After Keir Starmer’s announcement that he doesn’t mind if people accuse him of being a Conservative, will voters abandon his version of the Labour Party in search of a new hope?
Starmer’s gamble – and perhaps his fatal flaw – is his belief that socialist, or at least left-wing, voters simply don’t have anywhere to go other than his neoliberal, right-wing party if they want to get the Tories out of office.
Novara Media‘s Aaron Bastani, writing in The Post, reckons he is mistaken:
from the embers of Corbynism, and a seeming ambivalence towards Starmer, an outline for the second half of the 2020s starts to emerge. In it, the Tories collapse — in the Red Wall to Labour and across their own heartlands to the resurgent Liberal Democrats — while the Greens emerge as a serious party across much of England.
I think Bastani himself is mistaken to put any faith in the Lib Dems. Too many of us remember their Coalition with a Conservative Party that could not win a Parliamentary majority on its own in 2010, ushering in the current age of austerity, privatisation, wage suppression and price inflation.
But his vision of a Labour government with little or no Parliamentary majority may still come true, albeit possibly with Independent MPs who Starmer ejected from Labour taking the place of the LDs.
Either way, with Starmer unlikely to win an election outright because his policies are too unpopular, he will be vulnerable to influence from the parties whose support he’ll need if he’s to pass any legislative programme at all.
He’ll have to do some horse-trading, and this means allowing some legislation that the other parties want. This creates an opening to bring in proportional representation again – not via a referendum in which the gullible may be tricked with lies, but by direct legislation. And why not? I don’t recall being given a choice about the voting system in the Welsh Assembly.
As for other policies, it depends how the new Parliament is composed. If the Liberal Democrats gain a significant number of seats, then it may be business as usual for the right-wing Establishment as, apart from a few cosmetic differences, a Lab-Lib coalition or confidence and supply arrangement will be little different from the current Conservative government.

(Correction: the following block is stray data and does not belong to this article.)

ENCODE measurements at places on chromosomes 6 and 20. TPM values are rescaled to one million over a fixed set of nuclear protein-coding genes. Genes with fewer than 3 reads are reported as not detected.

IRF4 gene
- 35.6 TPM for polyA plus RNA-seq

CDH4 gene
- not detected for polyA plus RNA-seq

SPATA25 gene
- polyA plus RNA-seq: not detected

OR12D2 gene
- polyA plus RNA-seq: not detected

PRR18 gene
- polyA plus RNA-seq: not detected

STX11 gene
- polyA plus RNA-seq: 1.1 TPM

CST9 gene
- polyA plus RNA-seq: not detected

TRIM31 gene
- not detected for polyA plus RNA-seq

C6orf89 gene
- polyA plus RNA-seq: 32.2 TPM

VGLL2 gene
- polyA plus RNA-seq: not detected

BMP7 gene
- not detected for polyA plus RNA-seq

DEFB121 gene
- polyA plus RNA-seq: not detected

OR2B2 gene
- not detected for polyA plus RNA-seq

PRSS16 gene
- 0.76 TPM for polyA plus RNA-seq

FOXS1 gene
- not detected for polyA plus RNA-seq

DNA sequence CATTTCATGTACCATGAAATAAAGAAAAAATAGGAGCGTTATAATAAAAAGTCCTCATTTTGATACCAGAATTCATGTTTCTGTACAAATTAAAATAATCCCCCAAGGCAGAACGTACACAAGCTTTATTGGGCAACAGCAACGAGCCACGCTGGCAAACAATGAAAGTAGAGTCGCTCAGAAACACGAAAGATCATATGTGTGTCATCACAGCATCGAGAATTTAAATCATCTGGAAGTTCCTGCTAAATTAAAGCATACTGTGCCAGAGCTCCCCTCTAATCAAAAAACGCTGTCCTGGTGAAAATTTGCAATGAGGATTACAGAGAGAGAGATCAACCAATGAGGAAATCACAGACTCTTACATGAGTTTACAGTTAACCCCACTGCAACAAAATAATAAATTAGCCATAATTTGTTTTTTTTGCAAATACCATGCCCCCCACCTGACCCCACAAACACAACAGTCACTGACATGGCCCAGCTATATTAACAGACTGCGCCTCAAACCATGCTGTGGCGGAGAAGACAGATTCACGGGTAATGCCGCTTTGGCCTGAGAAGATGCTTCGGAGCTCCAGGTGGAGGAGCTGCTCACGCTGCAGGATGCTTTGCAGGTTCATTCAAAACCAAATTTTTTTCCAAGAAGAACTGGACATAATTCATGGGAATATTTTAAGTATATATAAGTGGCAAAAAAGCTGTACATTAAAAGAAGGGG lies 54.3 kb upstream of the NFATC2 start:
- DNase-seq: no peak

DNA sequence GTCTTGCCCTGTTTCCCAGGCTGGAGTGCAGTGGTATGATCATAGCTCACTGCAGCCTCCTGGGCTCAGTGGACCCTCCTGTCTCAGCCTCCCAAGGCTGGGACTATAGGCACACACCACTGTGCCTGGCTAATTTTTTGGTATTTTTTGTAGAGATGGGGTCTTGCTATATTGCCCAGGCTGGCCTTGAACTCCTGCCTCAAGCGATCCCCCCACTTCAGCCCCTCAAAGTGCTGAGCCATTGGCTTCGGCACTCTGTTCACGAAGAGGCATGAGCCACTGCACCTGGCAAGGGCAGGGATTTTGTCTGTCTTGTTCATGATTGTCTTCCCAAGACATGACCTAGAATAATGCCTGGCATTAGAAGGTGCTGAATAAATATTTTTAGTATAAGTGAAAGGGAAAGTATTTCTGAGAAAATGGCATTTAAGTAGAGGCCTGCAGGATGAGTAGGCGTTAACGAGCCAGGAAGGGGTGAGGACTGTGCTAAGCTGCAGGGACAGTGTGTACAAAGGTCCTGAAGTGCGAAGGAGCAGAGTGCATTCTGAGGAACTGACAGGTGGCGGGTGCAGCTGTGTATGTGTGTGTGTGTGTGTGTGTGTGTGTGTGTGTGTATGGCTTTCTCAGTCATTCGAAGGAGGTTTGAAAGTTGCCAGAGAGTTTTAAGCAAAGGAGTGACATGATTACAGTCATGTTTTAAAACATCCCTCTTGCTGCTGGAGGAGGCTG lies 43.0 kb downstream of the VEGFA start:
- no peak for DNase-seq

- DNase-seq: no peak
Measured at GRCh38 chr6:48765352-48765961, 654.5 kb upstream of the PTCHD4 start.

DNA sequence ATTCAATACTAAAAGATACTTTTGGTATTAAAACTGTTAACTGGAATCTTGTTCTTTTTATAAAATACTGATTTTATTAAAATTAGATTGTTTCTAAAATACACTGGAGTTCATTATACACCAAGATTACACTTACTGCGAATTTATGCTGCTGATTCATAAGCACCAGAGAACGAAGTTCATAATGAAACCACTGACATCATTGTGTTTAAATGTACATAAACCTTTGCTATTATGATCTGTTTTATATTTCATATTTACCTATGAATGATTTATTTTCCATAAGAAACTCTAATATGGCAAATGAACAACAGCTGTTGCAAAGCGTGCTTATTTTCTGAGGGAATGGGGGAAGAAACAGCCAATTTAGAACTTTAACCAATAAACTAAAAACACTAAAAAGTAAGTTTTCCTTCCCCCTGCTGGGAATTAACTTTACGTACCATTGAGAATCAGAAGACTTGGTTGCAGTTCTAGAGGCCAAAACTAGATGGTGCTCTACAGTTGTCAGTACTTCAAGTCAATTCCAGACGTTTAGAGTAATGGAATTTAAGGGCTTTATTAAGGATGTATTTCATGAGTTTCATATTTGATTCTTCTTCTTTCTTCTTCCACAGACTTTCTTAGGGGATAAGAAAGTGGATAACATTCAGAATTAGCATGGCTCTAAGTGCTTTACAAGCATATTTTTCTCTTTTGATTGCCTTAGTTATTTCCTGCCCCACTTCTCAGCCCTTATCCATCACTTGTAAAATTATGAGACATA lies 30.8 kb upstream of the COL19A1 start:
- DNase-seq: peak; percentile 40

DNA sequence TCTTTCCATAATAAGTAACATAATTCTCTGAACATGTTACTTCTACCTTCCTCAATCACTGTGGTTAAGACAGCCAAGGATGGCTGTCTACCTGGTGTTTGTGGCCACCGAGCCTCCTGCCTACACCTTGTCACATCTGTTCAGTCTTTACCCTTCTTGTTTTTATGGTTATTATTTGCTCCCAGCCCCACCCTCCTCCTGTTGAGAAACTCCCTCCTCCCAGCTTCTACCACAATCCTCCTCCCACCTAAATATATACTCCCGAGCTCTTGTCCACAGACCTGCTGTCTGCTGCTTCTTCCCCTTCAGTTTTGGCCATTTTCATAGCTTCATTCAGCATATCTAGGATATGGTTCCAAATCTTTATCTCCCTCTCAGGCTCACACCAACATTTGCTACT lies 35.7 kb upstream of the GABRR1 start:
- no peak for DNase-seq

But if left-wing, former Labour representatives gain a serious foothold, then the door may be opened for policies such as re-nationalisation of public utilities. Bastani indicates that Conservative voters want to see the Royal Mail re-nationalised anyway – but if it’s not a Labour manifesto commitment, it won’t earn Starmer any support.
So I reckon it will be for left-wing MPs to sort out with StarmerLabour after the election – if they get the chance.
Then again, Bastani reckons there will be huge pressure on Labour MPs and candidates – before the election – to address issues like the housing crisis.
But how are we supposed to do that?
MPs are easy to contact – they have to carry out regular “surgeries” that are open to the public and that’s how they learn what their voters want. Have you ever been to one? The alternatives are opinion polls, which are generally carried out on a national scale and may not represent what your constituency needs, or the ideas of those who spread their opinions across the letter columns of newspapers.
Representatives of other parties in your constituency are harder to find – or influence. Some may have local offices through which they may be contacted; others may have to be sought via their national headquarters.
But how can you guarantee to influence your party of choice? Labour’s attitude lately is to ignore anybody who isn’t Keir Starmer – and to accuse those who put forward radical alternatives to current party police.
It seems you are unsafe, wherever you go.
This Writer’s advice would be for anyone who is interested in their future – or indeed, in having any future at all – to contact as many of the established parties as possible, to discover their current policy platform.
If none of them conform with what you want – and you should make yourself expressly plain on that – then it will be time to ask someone to stand as an independent, if nobody has already come forward.
Whatever you choose to do, there is a long way to go – especially if you choose to do nothing at all.
There is no guarantee that Starmer won’t simply ally Labour with the Conservatives; his lust for power really does seem to be that strong. What will you do then?
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